One of Murrow's trusted and faithful cohorts in the CBS News network, Don Hollenbeck.

One of Murrow’s trusted and faithful cohorts in the CBS News network, Don Hollenbeck.


This argument is especially clear in the sub-plot regarding one of Murrow’s fellow CBS newscasters, Don Hollenbeck. Without giving any major plot points away, Hollenbeck has a very hard time dealing with the aggressive comments and criticisms printed in the newspapers and recounted by other television reporters. This is an age old issue (being open to criticism, but drawing a fine line between what’s constructive and what’s insulting), something that truly began in Hollenbeck’s era, but is much more prominent today. In The Insider, a film that investigates choices made during on of the United States largest cases regarding tobacco companies and investigative journalism’s role in the assault on those companies, television newscasters have to constantly deal with whatever is said about them by whomever–whether or not it’s true.

A character like Lowell Bergman (the main protagonist of The Insider) has a full film almost exclusively to himself to investigate how he feels about what people around him do and say, and the audience forms a strong connection with him over the two hour movie. In Hollenbeck’s case, the story feels very rushed, and it’s not as clear why he feels so strongly about the criticisms thrown against him. Again, it’s important to understand that in the 1950s, any hint of opressive verbal violence or slander could lead someone to worry for countless hours that they would be marked as a communist, but Good Night, And Good Luck never really helps the audience to form that connection.

Just as stated in the beginning of this post, I feel that Good Night, And Good Luck has some serious pros as well as some serious cons. The production value and A-List actors who worked on this project add a lot of realism, believability and integrity to the recreation of one of the nation’s turning points (at least for the fields of television broadcasting and investigative journalism). At the same time, the amount of information and characters mixed with the lack of clarity for certain motives as well as the constant use of original source material makes the film a little hard to sit through. I have a strong feeling that with the same artistic and storytelling formula and less characters, this movie could work extremely well as a long short (around 50 minutes long or so). I give it a 3/5 rating.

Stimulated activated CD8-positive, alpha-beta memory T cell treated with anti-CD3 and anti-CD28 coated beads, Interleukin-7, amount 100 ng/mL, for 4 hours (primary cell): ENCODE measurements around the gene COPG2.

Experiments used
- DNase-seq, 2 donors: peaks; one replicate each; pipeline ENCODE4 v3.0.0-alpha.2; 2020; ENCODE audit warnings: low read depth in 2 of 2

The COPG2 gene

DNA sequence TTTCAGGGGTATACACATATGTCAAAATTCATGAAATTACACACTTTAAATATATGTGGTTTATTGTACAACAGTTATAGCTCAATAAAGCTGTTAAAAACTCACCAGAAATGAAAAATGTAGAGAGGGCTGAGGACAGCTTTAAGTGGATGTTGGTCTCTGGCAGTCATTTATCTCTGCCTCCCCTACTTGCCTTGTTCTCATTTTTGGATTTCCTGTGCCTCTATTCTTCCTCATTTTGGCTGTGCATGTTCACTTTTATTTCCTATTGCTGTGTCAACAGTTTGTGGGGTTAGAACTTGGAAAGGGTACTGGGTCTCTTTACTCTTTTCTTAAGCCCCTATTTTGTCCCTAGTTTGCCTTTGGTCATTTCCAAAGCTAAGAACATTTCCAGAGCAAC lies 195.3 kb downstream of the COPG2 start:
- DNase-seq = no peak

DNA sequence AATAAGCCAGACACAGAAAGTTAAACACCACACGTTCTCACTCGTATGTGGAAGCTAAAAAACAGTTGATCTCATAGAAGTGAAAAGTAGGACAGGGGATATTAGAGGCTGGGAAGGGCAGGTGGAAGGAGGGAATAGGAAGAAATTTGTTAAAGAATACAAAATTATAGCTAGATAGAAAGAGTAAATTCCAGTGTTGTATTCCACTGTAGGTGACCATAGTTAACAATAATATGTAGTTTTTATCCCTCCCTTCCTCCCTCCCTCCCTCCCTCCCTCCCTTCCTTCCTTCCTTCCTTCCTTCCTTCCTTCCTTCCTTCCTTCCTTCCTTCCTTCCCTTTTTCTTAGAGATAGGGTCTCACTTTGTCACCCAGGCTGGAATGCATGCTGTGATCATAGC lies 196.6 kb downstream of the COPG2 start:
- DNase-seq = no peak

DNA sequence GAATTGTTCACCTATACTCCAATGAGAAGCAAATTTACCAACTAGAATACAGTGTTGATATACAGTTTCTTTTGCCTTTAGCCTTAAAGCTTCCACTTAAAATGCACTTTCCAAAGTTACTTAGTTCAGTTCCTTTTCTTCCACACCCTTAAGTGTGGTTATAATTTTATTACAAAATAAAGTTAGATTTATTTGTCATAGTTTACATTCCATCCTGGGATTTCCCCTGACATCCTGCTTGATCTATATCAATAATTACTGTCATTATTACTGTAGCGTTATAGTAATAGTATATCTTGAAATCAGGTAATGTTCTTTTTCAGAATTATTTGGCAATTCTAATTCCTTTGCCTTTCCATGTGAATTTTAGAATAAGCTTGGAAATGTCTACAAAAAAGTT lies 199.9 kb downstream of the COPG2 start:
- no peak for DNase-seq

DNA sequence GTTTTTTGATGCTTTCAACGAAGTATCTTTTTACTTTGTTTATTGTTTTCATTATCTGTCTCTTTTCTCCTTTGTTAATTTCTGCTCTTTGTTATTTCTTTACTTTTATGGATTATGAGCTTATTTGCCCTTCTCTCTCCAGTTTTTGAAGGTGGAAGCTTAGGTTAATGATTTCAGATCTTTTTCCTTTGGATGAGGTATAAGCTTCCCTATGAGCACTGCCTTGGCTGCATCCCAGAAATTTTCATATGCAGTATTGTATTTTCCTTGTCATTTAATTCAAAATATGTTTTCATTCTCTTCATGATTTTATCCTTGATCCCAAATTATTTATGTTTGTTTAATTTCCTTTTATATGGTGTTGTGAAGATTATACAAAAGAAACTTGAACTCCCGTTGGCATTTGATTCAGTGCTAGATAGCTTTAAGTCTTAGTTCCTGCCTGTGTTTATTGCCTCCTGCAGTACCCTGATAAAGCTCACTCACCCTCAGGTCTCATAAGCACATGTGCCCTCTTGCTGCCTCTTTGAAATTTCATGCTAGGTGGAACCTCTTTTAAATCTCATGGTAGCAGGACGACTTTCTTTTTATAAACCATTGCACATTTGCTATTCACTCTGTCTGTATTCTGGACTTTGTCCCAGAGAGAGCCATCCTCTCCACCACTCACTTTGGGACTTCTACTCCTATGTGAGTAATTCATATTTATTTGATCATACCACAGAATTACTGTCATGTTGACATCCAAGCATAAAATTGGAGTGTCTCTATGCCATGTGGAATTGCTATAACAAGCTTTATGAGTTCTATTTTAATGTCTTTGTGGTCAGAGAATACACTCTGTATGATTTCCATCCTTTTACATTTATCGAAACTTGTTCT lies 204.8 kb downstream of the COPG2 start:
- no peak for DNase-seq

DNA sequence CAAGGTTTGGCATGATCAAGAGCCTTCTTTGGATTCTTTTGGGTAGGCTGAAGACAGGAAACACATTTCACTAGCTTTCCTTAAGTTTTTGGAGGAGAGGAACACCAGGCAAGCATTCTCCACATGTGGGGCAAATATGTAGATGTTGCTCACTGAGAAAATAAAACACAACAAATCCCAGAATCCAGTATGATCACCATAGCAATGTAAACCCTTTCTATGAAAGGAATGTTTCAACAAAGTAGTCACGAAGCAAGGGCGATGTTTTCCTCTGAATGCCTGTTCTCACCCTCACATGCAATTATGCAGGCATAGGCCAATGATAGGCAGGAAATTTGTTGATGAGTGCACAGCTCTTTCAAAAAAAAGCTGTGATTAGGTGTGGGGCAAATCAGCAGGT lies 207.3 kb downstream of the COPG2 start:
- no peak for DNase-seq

Ordinary People In Extraordinary Situations – The Insider Review

Imagine a well-written, fully-arced show like The Newsroom (the parts that focus on the conflict between legitimate investigative journalism and station bureaucracy, at least) with a focus placed on investigative journalism in corporate America, and you’ve got The Insider.

Released in 1999, The Insider “tells the true story of a man who decided to tell the world what the seven major tobacco companies knew (and concealed) about the dangers of their product.” (Rotten Tomatoes) The film was nominated for seven Oscars ranging from Best Director to Best Editing, and went on to win not only many more awards, but the praise of film critics from across the nation.


At the most basic level, the film’s story revolves around Jeffrey Wigand (played by Russell Crowe), a research scientist at Brown and Williamson who was fired in March 1993 due to the fact that he ‘did his job too well.’ (Anatomy Of A Decision Timeline) To retaliate against the tobacco industry and fight for what he believed was right in the terms of American public health, Wigand decided to blow the whistle with the help of Lowell Bergman (played by Al Pacino), a producer of CBS’ news show 60 Minutes. As threats against his family were made by Brown and Williamson (the film states that in the real life story, it was never discovered who sparked the harassment and mafe the threats), Wigand hoped that the threats would stop and he would gain safety, approval and support in the court of public appeal by whistle blowing.